Update on Mortality Risk Associated With the Off-label Use of Antipsychotic Medications for Dementia in the Elderly

Nelda Murri, PharmD, MBA


AccessMedicine from McGraw-Hill 

International authorities began warning health care practitioners about the cerebro- and cardiovascular risks of prescribing antipsychotics for the management of troublesome behaviors in elderly patients with dementia in 2004.[1] Pooled data analyses suggesting a small but statistically significant risk of stroke and sudden death led FDA to require a boxed warning for the entire drug class in 2008.[2,3,4,5,6,7]

Despite the warnings, antipsychotics continue to be used off-label in this population and as of 2011, nearly one-quarter of all US nursing home residents diagnosed with dementia were receiving an antipsychotic medication.[8] In an effort to discourage first-line use of antipsychotics for dementia symptoms, both the UK (in 2009)[9] and the US (in 2012)[8] have undertaken broad national health initiatives to improve dementia care. Due to limited therapeutic alternatives,[10] and despite conclusive evidence of low therapeutic efficacy for this indication,[11,12] neither program met the goal of substantially reducing the prevalence rate of antipsychotic prescriptions in this population.[13] However, ongoing regulatory scrutiny has spurred clinicians and researchers to seek the lowest-risk strategy for these challenging patients.[14,15]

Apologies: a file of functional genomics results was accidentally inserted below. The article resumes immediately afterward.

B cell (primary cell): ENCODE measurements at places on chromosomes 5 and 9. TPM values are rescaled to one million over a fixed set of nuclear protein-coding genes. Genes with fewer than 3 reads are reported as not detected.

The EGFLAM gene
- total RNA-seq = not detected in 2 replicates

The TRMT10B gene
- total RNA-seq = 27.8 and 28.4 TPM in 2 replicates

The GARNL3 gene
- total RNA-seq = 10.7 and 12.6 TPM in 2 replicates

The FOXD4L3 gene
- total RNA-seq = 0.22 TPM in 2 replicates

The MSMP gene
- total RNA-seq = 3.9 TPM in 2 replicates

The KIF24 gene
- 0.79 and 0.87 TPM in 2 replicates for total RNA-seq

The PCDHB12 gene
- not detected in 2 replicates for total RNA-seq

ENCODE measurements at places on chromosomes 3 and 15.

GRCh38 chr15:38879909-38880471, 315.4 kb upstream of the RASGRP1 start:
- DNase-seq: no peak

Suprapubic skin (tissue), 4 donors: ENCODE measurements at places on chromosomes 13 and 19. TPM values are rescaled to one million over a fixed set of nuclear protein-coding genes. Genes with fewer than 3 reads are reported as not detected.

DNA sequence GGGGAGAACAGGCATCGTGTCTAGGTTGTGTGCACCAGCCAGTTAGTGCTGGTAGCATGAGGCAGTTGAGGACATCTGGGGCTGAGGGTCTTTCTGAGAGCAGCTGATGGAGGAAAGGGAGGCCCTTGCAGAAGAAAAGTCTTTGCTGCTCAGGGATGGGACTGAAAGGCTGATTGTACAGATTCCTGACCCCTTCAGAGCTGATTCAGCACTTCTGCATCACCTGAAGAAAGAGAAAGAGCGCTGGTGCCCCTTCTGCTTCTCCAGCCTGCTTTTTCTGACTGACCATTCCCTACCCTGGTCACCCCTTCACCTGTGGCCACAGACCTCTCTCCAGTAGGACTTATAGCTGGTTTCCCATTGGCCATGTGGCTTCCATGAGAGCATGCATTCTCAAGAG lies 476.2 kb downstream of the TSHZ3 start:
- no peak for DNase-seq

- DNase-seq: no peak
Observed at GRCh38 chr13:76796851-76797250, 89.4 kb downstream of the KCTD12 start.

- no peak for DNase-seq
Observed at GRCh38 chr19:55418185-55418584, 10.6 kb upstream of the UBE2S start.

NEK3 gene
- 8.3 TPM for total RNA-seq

The best contemporary risk assessment of antipsychotics has been compiled in a 2011 Agency for Healthcare Research and Quality publication.[11] Briefly, a preponderance of evidence confirms that there is a slight elevation in risk for all-cause mortality among elderly patients with dementia initiated on antipsychotic therapy. The increased risk is assumed to extend to all members of the class, and the etiology for the effect remains unproven.[16,17] The current published medical literature is insufficient to quantify a difference between traditional and atypical antipsychotics, but the number needed to harm (NNH) calculated for atypical antipsychotics is 100.[11] From prescription trends, it is clear that most prescribers prefer atypical antipsychotics over traditional antipsychotics in the setting of dementia-related psychosis.[14] More specifically, a preponderance of evidence suggests that haloperidol, olanzapine and risperidone are generally associated with a higher risk for adverse outcomes in this population than aripiprazole and quetiapine (see Table 1 and Table 2 ).[7,11,18]

The America Geriatric Society's 2012 Beers Criteria List recommends avoiding antipsychotics for the behavioral problems of dementia unless non-pharmacological options have failed and the patient represents a threat to self or others.[19] Consistent with international "best-practice" treatment guidelines, antipsychotic medications should only be used as second-line therapy, at the lowest dose, with monitoring, and for the shortest duration feasible.[21,22,23,24]